• You are a market manager, managing growth in all sources of business from customers, prospects and COIs.
  • Your objective is to grow wallet share and market share.
  • Face-to-face is the best way to sell. Get out from behind your desk.
  • Behind great bank Relationship Managers are great administrative support people. Get the support you need.

 Think Like a Business Owner.

  • Your job is to understand the owner and his business and anticipate his needs. Write RFPs, don’t respond to them.  
  • Educate your customers and prospects. Share ideas and recommendations. Be a resource to your customers and prospects.
  • Sell at the right level. Decision makers and influencers have different value systems. Get in front of decision-makers early in the process.

If you have questions about how we help commercial and business banking sales teams through onsite sales training, webinars and consulting, call Ned Miller at 610-296-4772. Check out our website for more ideas on how to generate more loan opportunities. You can sign up for our blog at  Recent topics include:

  • Business Development Doesn’t Take a Vacation: 9 Ideas for Bankers
  • Preparing for a First Call
  • The Five Mistakes Bankers Make on Sales Calls
  • How to Ask Customers for Referrals





8 Nutty(?) Ideas for Bankers on Managing E-Mail


Have you just returned from a short vacation and found 630 e-mail messages waiting for you? You might just be interested in these eight suggestions on how to cut down on e-mail from a recent book entitled The Tyranny of E-Mail:

  1. Think before you send it. Is it really necessary?
  2. Don’t check it first thing in the morning or late at night.  Who are you trying to impress? There are enough workaholics out there.
  3. Check your e-mail twice a day. OK, that may not be possible in your current job. But how about once an hour?
  4. Keep a written to-do list that includes e-mail messages you need to send. Do it all at once.
  5. Give good e-mail. Keep them short. Use the subject line. No silly “Thank you” messages.
  6. Read the entire incoming e-mail before replying.
  7. Do not debate complex or sensitive matters by e-mail. Call or better yet, walk down the hall and talk face-to-face.
  8. Schedule media-free time every day. LinkedIn, Facebook, YouTube, e-mail—there are other ways to connect with people. And other things to do with your life.

Agree or disagree? Let me know any ways you’re coping with the deluge of e-mail at

If you’re interested in tips on how bankers are using letters and e-mails to get in the door with prospects, check out a recent article by Ned Miller at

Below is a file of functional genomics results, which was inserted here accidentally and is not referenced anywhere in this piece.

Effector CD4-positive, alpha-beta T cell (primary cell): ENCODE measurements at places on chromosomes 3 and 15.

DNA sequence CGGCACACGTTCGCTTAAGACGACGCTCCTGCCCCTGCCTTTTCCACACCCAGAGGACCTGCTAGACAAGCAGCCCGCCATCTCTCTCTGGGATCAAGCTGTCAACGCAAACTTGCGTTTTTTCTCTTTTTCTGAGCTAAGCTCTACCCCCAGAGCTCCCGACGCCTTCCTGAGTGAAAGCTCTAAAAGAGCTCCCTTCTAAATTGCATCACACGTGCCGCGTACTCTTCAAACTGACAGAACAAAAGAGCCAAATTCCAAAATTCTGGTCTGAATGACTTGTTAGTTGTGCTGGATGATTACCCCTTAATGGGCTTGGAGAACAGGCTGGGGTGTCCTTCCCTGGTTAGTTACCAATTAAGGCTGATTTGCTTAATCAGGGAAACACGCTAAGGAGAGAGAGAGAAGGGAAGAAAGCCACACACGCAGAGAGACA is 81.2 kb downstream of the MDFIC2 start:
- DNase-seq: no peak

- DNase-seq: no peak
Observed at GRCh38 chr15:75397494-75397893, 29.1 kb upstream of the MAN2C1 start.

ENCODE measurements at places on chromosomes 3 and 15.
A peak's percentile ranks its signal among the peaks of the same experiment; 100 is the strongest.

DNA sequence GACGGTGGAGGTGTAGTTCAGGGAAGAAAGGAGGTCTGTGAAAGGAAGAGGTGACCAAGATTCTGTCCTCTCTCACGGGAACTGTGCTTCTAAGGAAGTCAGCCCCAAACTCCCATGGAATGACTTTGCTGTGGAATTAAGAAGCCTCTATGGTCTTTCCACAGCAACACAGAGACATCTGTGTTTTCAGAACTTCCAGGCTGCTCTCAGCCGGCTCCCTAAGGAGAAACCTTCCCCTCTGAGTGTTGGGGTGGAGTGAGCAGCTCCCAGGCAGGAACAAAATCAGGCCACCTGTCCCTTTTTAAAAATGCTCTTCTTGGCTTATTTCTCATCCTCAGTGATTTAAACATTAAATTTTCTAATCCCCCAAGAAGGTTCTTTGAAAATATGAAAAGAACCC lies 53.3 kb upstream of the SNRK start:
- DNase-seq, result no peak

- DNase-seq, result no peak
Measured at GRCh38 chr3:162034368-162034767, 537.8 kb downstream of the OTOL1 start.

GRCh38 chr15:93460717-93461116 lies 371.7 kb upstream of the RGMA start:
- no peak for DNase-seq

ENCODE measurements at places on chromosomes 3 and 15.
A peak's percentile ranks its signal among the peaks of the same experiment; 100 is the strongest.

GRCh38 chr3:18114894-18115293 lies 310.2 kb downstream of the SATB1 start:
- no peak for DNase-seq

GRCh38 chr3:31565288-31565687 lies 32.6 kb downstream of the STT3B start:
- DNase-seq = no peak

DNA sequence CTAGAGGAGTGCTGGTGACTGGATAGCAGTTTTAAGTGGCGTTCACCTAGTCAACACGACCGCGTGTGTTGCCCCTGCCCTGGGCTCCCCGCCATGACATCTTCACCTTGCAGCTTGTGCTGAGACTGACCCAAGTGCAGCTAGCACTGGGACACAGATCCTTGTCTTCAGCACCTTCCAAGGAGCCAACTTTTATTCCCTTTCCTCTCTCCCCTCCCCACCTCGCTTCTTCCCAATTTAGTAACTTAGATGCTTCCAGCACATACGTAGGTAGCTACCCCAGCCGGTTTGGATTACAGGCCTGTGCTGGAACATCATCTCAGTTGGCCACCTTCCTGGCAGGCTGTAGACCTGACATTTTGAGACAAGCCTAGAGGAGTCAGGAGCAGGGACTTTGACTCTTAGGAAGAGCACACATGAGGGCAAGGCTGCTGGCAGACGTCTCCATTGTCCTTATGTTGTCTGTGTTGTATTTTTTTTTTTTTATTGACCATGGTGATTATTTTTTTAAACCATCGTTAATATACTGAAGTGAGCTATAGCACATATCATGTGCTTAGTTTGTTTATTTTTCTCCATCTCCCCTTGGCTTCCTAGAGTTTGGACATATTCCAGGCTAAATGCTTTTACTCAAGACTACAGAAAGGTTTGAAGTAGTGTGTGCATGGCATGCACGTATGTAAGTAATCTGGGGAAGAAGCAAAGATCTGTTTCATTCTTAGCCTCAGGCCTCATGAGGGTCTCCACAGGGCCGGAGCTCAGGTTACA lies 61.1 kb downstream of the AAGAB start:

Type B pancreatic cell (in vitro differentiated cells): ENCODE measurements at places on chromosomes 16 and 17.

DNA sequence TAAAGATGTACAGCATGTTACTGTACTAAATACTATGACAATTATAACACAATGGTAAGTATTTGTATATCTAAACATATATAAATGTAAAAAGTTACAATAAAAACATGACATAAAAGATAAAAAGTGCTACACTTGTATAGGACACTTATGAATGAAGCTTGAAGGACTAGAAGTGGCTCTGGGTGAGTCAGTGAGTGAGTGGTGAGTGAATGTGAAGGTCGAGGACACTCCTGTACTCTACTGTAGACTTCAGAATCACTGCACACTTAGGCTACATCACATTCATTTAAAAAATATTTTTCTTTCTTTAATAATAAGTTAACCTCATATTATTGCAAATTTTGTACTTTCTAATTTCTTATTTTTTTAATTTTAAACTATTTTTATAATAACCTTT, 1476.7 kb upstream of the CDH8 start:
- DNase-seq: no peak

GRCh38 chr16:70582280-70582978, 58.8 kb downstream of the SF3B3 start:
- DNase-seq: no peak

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CEOs on Bank Sales Process


This week I had the chance to spend time with three wise bankers, each with 30 or more years in banking. Two are CEOs, the other is a Chief Credit Officer who served as a bank president earlier in his career. When you find yourself in their company it pays to listen up.

Here are some of the things they said about selling in banks, which are relevant whether you're a management trainee or a veteran.

  • It is a good time to be a banker. Not an easy time, for sure, but one when it's possible to learn a lot.


  • Don't expect things to return to the way they were in 1997 or 2003 or 2007. The banking landscape has changed forever. Don't let yourself get nostalgic.


  • You don't have to be a great salesperson to be successful in banking. But you have to be active and visible in your community and committed to pursuing new business opportunities.


  • It's not about making calls; it's about building relationships.


  • Don't kid yourself: It takes time to develop a professional network.


  • Be a good partner. If you team well with bank specialists and line-of- business partners you'll go far-and your customers will clearly benefit.


  • It's easy to lose sight of what's important. There's a tendency today to spend too much time thinking about operational or administrative matters. One president remarked that if some branch managers spent as much time worrying about taking care of business customers as they do about locking the vault, they'd be a lot more successful.


  • While it's important to learn about the bank's products and services, it's more important to learn as much as you can about your customers and prospects.

Agree or disagree? Send me your comments at